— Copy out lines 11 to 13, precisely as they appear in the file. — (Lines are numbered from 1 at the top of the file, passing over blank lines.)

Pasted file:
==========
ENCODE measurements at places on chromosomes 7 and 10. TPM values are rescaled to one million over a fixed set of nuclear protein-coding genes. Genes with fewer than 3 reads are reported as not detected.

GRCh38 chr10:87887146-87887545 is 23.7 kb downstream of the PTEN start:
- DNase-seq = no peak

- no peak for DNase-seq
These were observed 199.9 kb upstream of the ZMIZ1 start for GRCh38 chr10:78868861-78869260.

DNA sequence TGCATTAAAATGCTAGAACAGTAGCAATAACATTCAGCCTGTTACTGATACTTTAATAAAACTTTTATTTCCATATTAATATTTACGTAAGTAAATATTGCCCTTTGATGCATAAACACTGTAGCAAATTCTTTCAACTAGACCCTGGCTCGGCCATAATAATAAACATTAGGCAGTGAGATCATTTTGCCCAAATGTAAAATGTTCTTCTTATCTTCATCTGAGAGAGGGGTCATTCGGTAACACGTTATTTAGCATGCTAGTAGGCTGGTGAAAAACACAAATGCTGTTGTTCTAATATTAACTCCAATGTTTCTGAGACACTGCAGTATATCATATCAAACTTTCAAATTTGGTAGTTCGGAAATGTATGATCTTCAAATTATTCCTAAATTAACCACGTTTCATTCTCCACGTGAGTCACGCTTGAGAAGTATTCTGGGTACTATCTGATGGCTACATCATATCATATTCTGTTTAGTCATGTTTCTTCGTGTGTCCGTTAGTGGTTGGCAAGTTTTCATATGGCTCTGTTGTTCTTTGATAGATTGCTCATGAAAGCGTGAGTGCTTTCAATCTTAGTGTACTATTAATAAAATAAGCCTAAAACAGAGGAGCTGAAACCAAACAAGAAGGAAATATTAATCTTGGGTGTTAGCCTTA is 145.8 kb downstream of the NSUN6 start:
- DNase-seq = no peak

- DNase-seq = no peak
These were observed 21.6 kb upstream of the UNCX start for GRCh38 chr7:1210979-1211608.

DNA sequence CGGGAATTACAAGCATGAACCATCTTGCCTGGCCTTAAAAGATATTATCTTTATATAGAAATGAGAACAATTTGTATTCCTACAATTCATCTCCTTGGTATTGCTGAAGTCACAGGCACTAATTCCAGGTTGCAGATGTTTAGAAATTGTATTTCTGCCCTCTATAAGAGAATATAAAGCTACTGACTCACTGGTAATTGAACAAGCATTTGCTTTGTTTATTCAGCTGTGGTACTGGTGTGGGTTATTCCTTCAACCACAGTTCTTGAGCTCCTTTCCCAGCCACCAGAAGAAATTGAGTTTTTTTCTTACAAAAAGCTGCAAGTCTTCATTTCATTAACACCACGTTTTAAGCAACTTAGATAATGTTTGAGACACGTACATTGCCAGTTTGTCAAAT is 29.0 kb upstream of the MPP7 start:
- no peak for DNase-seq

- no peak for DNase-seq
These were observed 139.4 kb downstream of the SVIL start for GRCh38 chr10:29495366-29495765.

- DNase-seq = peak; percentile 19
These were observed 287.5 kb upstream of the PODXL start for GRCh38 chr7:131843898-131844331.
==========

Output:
- no peak for DNase-seq

- no peak for DNase-seq
These were observed 139.4 kb downstream of the SVIL start for GRCh38 chr10:29495366-29495765.